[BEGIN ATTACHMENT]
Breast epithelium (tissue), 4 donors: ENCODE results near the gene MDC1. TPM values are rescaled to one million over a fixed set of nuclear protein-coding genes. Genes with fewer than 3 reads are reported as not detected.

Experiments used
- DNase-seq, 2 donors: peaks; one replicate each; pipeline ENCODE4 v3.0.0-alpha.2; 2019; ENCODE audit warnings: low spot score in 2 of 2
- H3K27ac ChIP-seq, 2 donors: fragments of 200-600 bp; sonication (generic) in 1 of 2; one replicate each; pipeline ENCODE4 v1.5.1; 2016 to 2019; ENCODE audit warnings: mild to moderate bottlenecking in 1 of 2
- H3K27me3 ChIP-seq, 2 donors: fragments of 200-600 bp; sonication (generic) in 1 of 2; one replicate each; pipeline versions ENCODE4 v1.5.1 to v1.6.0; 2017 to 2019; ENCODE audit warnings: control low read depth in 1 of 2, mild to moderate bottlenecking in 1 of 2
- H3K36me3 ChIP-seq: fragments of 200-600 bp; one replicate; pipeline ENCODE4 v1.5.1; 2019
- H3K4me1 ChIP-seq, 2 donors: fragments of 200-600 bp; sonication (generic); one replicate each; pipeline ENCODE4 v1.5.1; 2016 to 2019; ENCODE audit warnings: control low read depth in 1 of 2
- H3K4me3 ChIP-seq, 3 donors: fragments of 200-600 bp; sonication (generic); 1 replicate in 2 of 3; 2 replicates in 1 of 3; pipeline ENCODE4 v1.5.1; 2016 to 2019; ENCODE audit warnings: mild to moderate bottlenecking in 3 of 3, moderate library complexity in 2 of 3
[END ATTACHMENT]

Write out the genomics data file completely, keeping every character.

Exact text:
Breast epithelium (tissue), 4 donors: ENCODE results near the gene MDC1. TPM values are rescaled to one million over a fixed set of nuclear protein-coding genes. Genes with fewer than 3 reads are reported as not detected.

Experiments used
- DNase-seq, 2 donors: peaks; one replicate each; pipeline ENCODE4 v3.0.0-alpha.2; 2019; ENCODE audit warnings: low spot score in 2 of 2
- H3K27ac ChIP-seq, 2 donors: fragments of 200-600 bp; sonication (generic) in 1 of 2; one replicate each; pipeline ENCODE4 v1.5.1; 2016 to 2019; ENCODE audit warnings: mild to moderate bottlenecking in 1 of 2
- H3K27me3 ChIP-seq, 2 donors: fragments of 200-600 bp; sonication (generic) in 1 of 2; one replicate each; pipeline versions ENCODE4 v1.5.1 to v1.6.0; 2017 to 2019; ENCODE audit warnings: control low read depth in 1 of 2, mild to moderate bottlenecking in 1 of 2
- H3K36me3 ChIP-seq: fragments of 200-600 bp; one replicate; pipeline ENCODE4 v1.5.1; 2019
- H3K4me1 ChIP-seq, 2 donors: fragments of 200-600 bp; sonication (generic); one replicate each; pipeline ENCODE4 v1.5.1; 2016 to 2019; ENCODE audit warnings: control low read depth in 1 of 2
- H3K4me3 ChIP-seq, 3 donors: fragments of 200-600 bp; sonication (generic); 1 replicate in 2 of 3; 2 replicates in 1 of 3; pipeline ENCODE4 v1.5.1; 2016 to 2019; ENCODE audit warnings: mild to moderate bottlenecking in 3 of 3, moderate library complexity in 2 of 3